Questioning the Standard American Diet for Health, Performance, and Longevity: Part 1 of 3

in life •  last year

For the past several months, I've been interested in exploring what it would take for me to move toward vegetarianism. I'm pretty sure "cold turkey" (or is it "cold tofu"?) isn't an option. I'm not at all sure I've got what it takes to commit in any case, but I want to take a look at what other people have done to make that transition and what it has done for them (or to them) during and after the process. What's more, I suspect that the move toward veganism is something I should do for a number of reasons outside myself, but more on that in subsequent posts. In particular, I'm interested in the anti-aging effects of vegetarianism, so I'll start from that vantage-point.


It isn't what got me interested in the concept of alternative -- meaning alternative to the Standard American Diet (SAD) -- with which those of us in the US are familiar, but I recently watched a Netflix documentary entitled What the Health. I don't intend to do a review of the film here, but just to bring up the fact that the film raised a number of questions that had been going through my own mind for some time now. Among them: For whom is the SAD a good thing? We have a pretty good sense by now that lots of healthy people thrive on plant-based diets, but the film points to health implications related to meat-eating beyond the expected heart-disease, such as diabetes. I didn't exactly take notes on the film, but I can recommend it for having a goodly number of resources, mostly drawn from documentation found on governmental agency websites whose diet-related recommendations overtly conflict with one-another across agencies and are apparently sponsored by the various food industries implicated by various studies as being not as healthy as we have been made to believe.

So as I began to think about some of the recent, interesting things I've read in regards to why we might benefit from deviating from SAD (aside from the fact that it's a pretty unfortunate acronym), I started by looking for groups of people who have a statistical tendency to outlive the rest of us.

As it happens, one of the first articles I found in my on-line research travels hit upon a subject I'd read about a couple of weeks earlier just by happenstance. Did you know that there is an American subpopulation that outlives other average Americans by a margin of eight to ten years? It's true. That group is the Seventh Day Adventists. I myself am not a religious person and in fact know little more about these people than they "don't smoke, drink alcohol or consume caffeine," and "consume a mostly vegetarian diet," but I'm not opposed borrowing some of the best moves of a particular group of Californians that have proven they consistently beat the odds by more than 10%. Besides, my keen eye caught the word "mostly" tucked in before the mention of the vegetarian diet. And according to the further findings of the article, Greeks from Ikara, Costa Ricans from Nicoya and Okinawans (all coastal or island regions) significantly outlive as well. The article doesn't exactly dwell on the subject, but you'd have to think that the other items on these "mostly vegetarian" plates might be fresh fish and seafood, given the geographic similarities among the studied "Blue Zones."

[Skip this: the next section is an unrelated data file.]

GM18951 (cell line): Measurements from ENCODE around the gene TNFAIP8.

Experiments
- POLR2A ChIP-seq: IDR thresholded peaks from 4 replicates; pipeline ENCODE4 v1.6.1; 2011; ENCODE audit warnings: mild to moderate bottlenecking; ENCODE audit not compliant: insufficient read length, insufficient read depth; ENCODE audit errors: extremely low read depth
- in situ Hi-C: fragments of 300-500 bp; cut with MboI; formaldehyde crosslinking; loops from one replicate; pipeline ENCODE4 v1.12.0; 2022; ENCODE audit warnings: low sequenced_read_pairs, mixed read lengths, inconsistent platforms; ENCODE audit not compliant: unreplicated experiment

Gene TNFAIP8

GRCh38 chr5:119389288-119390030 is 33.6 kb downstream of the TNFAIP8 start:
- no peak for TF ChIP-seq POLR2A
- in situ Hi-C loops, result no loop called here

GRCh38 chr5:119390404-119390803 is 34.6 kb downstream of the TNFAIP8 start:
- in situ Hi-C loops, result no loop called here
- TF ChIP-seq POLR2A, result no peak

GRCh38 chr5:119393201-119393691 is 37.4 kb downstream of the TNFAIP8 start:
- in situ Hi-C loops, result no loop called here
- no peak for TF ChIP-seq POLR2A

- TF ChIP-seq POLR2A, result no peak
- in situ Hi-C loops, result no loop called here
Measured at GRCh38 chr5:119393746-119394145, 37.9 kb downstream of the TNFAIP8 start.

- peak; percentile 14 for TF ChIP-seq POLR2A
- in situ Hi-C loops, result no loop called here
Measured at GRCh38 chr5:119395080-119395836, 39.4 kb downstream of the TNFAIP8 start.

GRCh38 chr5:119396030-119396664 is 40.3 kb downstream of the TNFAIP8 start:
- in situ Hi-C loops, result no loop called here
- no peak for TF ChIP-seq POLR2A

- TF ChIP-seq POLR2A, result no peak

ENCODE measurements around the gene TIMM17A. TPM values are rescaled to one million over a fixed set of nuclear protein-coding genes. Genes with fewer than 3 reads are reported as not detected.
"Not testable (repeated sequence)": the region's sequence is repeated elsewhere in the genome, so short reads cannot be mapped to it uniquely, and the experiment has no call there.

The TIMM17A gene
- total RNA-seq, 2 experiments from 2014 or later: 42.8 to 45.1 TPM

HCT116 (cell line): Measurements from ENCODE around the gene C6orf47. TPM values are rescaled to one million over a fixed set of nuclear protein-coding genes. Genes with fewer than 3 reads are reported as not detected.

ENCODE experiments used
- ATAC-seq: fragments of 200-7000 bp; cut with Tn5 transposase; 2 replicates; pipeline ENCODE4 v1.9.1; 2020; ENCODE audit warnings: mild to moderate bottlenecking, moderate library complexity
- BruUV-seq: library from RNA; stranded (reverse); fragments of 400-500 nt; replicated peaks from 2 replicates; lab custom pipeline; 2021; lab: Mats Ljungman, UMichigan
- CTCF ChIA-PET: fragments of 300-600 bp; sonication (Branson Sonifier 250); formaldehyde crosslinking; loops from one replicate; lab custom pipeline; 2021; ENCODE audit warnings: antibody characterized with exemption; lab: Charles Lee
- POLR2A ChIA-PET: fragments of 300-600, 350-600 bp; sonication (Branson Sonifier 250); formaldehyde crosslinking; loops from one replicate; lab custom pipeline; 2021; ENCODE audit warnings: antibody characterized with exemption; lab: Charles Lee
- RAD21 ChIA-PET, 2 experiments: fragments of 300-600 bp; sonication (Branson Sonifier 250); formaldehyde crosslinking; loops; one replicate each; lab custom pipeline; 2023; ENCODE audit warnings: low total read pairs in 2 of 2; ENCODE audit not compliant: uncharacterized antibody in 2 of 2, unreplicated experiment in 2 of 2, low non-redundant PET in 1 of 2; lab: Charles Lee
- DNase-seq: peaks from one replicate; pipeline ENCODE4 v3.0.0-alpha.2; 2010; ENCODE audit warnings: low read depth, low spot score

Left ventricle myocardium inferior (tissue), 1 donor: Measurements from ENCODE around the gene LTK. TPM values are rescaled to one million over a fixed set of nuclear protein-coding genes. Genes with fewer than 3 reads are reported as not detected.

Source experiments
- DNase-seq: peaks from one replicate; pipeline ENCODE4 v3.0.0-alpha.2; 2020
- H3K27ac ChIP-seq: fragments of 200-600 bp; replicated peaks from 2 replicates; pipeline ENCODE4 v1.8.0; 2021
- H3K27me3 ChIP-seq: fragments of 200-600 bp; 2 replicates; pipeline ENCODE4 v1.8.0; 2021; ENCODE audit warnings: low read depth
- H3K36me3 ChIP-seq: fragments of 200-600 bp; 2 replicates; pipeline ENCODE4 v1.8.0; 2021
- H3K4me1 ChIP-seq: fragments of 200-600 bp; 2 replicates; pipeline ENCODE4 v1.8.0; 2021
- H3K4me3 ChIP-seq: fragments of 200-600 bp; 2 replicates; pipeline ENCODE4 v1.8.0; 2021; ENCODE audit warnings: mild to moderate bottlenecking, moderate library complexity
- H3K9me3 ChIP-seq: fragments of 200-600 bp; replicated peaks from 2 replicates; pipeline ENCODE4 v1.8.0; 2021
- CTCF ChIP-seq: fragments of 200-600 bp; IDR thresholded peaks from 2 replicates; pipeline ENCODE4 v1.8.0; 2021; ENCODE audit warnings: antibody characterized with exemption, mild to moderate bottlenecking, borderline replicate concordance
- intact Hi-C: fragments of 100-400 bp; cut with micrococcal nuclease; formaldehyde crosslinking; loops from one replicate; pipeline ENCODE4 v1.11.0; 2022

"Pescatarian" is a moniker I can warm up to much more easily than, say, "vegan." What can I say? The flesh is weak -- and also, unfortunately, delicious. Besides, I hear it's high in mercury.

But I'm not willing to make a life change based on an article written for my dad, I still have some good years and want to be strong and vibrant. Is this even possible if you're laying off animal protein? Well, of course most of us by now have seen any number of pics and videos of simultaneously swole yet lithe vegan bodybuilders and endurance athletes, but I’m compelled with something more odd: a vegan power-lifter. Not just that -- a record holding power-lifter (and not just among other vegans -- carnivores, too).

I'll cover that in the second post of three in this short series... hope to see you there.
And if you take issue with anything I've written, or have a comment of any kind, please reach out -- I'll look forward to hearing from you!

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Was Vegan for three years! Good luck in your journey!!


Thanks, @bedoodle. Are you still vegan, or did you eventually change to something else?


I am no longer vegan. I converted back over about 3 years ago. I was vegan for 3+ years. I still don't eat beef or lamb but eat most everything else. I found that I was eating too much soy and it messes with estrogen levels in both women and men. I enjoyed being vegan but found it too difficult with my schedule and lifestyle.